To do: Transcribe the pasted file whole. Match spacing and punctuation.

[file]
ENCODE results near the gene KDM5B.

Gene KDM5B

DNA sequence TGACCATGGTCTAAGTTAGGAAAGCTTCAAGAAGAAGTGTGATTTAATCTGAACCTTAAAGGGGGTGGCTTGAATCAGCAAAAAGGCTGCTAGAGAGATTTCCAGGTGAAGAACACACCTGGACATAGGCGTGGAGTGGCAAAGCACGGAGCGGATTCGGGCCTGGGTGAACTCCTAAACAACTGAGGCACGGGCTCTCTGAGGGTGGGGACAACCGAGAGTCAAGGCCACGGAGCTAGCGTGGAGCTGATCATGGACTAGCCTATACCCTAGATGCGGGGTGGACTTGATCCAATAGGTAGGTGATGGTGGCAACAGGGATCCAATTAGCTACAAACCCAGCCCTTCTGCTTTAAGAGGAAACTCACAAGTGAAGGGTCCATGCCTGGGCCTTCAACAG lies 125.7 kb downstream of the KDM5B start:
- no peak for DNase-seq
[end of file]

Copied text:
ENCODE results near the gene KDM5B.

Gene KDM5B

DNA sequence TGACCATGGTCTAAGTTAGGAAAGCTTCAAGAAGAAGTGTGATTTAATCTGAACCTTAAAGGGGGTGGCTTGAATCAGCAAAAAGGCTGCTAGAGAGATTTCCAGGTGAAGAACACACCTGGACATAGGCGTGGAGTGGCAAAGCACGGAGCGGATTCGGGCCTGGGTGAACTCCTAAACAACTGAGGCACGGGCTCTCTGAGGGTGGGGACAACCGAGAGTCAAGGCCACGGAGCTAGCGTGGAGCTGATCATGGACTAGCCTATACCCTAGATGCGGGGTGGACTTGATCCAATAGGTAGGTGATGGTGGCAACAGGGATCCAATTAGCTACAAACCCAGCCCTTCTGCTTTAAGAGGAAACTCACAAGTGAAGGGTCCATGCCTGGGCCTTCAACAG lies 125.7 kb downstream of the KDM5B start:
- no peak for DNase-seq